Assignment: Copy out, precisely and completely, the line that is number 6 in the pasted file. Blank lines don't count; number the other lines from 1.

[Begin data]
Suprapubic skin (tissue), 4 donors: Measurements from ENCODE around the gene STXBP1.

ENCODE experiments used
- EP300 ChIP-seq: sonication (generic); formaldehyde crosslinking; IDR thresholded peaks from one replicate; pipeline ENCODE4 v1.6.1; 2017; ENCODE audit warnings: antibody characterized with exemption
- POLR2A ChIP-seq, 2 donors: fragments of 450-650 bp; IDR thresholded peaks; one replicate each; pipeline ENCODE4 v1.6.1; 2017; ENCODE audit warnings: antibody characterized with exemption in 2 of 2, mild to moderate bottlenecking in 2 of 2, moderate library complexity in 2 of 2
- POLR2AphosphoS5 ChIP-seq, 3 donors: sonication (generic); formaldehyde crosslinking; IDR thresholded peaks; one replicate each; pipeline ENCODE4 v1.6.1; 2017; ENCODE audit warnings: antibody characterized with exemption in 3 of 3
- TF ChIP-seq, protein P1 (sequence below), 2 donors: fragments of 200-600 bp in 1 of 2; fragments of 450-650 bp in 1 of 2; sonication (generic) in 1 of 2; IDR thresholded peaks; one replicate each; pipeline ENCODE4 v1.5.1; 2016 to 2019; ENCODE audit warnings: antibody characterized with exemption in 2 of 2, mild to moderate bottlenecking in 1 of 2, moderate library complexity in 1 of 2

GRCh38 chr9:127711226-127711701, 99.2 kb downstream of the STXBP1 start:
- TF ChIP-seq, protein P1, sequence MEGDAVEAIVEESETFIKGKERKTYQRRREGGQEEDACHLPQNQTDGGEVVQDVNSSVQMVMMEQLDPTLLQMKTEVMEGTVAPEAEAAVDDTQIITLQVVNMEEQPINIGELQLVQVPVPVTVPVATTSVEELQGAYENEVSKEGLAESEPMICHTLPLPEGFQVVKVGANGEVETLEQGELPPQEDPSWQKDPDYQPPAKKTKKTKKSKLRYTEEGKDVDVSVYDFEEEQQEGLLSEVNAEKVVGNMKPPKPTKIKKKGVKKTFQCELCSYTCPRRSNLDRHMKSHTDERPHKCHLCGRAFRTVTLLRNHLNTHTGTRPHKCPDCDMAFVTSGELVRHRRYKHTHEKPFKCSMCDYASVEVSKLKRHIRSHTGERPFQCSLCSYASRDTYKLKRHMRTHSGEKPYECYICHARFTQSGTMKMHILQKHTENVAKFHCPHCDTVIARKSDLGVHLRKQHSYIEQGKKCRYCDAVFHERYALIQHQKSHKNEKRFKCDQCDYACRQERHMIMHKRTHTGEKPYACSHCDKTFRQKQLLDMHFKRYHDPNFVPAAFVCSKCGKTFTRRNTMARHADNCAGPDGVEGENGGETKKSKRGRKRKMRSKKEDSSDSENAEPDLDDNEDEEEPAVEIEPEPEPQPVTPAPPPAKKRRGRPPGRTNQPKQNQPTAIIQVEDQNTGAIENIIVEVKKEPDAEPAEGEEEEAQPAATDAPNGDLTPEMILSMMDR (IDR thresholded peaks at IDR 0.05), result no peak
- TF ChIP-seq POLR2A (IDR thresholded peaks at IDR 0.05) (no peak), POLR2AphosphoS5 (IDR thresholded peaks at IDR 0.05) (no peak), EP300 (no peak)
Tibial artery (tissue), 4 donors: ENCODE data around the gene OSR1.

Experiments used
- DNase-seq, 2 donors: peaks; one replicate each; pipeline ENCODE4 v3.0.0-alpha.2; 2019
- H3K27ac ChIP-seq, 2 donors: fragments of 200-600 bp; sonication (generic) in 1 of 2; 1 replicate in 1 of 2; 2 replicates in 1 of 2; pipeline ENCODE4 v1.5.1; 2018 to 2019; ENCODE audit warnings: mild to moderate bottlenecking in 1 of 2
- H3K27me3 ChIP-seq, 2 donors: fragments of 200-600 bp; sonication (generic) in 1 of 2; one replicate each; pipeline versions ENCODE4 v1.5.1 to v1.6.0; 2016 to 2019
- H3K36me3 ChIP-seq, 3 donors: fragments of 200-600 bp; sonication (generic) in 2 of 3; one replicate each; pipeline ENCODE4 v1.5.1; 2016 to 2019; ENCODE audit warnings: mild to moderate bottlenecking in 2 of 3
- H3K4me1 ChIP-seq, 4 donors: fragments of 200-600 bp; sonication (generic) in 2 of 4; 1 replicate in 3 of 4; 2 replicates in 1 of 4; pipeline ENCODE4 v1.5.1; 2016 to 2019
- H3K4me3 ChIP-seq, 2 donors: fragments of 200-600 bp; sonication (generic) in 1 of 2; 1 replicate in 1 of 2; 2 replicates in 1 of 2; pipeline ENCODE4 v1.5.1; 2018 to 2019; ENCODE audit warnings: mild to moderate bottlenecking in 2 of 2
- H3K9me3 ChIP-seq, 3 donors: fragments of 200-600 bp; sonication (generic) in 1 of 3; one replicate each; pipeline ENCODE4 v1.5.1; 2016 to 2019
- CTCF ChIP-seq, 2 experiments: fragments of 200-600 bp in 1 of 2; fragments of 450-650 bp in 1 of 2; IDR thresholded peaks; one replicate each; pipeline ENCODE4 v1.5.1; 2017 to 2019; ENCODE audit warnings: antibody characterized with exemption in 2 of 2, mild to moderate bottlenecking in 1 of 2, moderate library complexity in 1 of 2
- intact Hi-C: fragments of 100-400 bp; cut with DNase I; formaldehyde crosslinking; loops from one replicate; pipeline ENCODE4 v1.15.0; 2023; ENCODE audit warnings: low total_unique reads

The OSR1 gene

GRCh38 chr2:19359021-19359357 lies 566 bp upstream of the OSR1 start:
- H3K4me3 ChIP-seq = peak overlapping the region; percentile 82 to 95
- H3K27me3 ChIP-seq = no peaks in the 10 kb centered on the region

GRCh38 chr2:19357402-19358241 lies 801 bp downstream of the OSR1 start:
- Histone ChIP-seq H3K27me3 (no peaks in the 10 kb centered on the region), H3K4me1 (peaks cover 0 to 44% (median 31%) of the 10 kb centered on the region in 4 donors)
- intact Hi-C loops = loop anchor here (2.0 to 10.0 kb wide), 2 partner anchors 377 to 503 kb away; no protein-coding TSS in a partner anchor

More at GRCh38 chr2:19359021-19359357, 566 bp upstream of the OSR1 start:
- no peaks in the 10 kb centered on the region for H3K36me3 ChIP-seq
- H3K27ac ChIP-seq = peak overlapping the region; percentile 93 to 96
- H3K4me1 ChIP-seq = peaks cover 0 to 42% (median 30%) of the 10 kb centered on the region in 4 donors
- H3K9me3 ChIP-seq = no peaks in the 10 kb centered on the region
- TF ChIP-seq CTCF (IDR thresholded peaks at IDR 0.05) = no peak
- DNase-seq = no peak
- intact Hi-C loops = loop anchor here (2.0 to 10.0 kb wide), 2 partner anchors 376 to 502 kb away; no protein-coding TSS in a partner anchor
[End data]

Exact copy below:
- TF ChIP-seq, protein P1 (sequence below), 2 donors: fragments of 200-600 bp in 1 of 2; fragments of 450-650 bp in 1 of 2; sonication (generic) in 1 of 2; IDR thresholded peaks; one replicate each; pipeline ENCODE4 v1.5.1; 2016 to 2019; ENCODE audit warnings: antibody characterized with exemption in 2 of 2, mild to moderate bottlenecking in 1 of 2, moderate library complexity in 1 of 2